6

"Hair It Is: A List of Hair Words". What are the rules for this header? Why is the noun before it is? Intuitively, I understand the meaning of this header. But please explain it for certainty.

  • Where is it from? – marcellothearcane Aug 17 at 14:54
  • 5
    It's a pun. Read 'hair' instead as 'here'. – Mitch Aug 17 at 15:33
  • Thank you all for the answers! I just improved my level :) – Martin Aug 18 at 11:22
12

'Hair it is', as well as utilising a pun, is the construction reasonably often encountered in pronouncements such as

Batman it is.

Bognor Regis it is!

The theatre it is [, then].

Beans on toast it is.

This is equivalent to "So what we've decided on / to watch / to do / to have for supper ... is...

It's an idiomatic inversion of 'It is beans on toast' ('What we've decided on is beans on toast', where 'it' is semi-referential.

......

'Hair it is', punning on 'Here it is', uses 'it' even less referentially. As other answers imply, analysing beyond the echoing of 'here it is' is arguably unnecessary.

'A list of hair words' is just a fragment (here, [traditionally] a noun phrase), licensed after a colon.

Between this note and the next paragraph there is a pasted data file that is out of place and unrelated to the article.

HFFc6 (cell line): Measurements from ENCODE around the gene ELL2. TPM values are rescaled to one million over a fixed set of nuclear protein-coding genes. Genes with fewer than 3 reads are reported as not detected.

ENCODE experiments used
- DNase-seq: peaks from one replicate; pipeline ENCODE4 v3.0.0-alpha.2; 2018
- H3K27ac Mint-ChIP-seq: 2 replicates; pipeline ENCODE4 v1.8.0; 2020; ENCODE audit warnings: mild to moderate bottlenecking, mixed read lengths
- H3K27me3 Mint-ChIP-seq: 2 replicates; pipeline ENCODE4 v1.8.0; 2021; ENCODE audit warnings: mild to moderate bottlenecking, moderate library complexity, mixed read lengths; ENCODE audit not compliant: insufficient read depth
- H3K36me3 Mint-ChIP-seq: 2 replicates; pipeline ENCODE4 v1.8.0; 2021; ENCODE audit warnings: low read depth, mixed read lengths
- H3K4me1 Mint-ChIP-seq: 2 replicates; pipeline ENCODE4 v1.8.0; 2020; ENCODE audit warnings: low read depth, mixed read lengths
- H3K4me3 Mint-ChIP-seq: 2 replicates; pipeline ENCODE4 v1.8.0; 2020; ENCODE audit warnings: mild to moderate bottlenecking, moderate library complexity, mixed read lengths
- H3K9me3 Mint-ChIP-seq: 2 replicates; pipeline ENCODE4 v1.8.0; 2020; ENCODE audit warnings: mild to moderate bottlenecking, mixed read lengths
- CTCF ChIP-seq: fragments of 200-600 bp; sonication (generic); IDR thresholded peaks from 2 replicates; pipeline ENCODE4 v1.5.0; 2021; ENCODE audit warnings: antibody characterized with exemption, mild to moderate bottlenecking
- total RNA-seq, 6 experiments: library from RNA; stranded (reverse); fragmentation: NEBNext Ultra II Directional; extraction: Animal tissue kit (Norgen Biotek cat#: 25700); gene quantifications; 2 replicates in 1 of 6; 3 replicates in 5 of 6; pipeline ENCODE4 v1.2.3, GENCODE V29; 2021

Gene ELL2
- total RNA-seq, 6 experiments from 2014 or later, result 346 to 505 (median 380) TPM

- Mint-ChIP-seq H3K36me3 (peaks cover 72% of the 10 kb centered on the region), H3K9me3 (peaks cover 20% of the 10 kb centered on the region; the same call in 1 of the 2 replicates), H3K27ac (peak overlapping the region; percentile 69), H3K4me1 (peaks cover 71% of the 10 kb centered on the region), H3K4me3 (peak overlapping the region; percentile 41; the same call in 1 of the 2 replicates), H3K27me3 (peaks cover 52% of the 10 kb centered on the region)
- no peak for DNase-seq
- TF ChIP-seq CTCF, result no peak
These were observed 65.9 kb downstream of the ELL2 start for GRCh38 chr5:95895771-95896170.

11

The first 'Hair' seems to be a homophonic pun on the word 'here', since the article is presumably about...hair?

  • 1
    The words are pronounced differently; it's not a pun. Or at least, it isn't a very good one; it's a play on words. Not all plays on words are phunny. - Fun intended. (< that is a "homophonic pun"). Continuing the pun-line is a source of pride in my family; using hair for here would score you zero points, and it'd be time for you to rabbit. But, +1, because @Edwin... wut? – Mazura Aug 17 at 20:02
  • 1
    Don't link to mobile, please. – Mazura Aug 17 at 20:07
  • 1
    @Mazura that's a wikipedia problem. Both a) they don't redirect desktop users to non-mobile, and they force mobile users to take a mobile version. (There are better ways to do that e.g. Stylesheets based on browser width that ignore mobile/desktop entirely). – Harper Aug 17 at 20:34
  • 6
    @Mazura Words do not have to be pronounced exactly the same to be used in a pun. "Hair" is close enough in sound to "here" for this purpose. The Wikipedia article on Pun is misleading on this point when it says "sound alike". If you look at the article on homophones, you may notice weaselly language such as "to varying extent", which leaves open the question of just how similar words have to sound in order to make a pun on them. – David K Aug 17 at 23:37
6

In the phrase 'hair it is', 'hair' is a pun (a verbal joke) for 'here', and should be considered to function like 'here', as an adverb.

  • So why does this question appear on my screen as ‘unanswered’? It has at least one perfectly good answer. – Tuffy Aug 18 at 12:25

Your Answer

By clicking “Post Your Answer”, you agree to our terms of service, privacy policy and cookie policy

Not the answer you're looking for? Browse other questions tagged or ask your own question.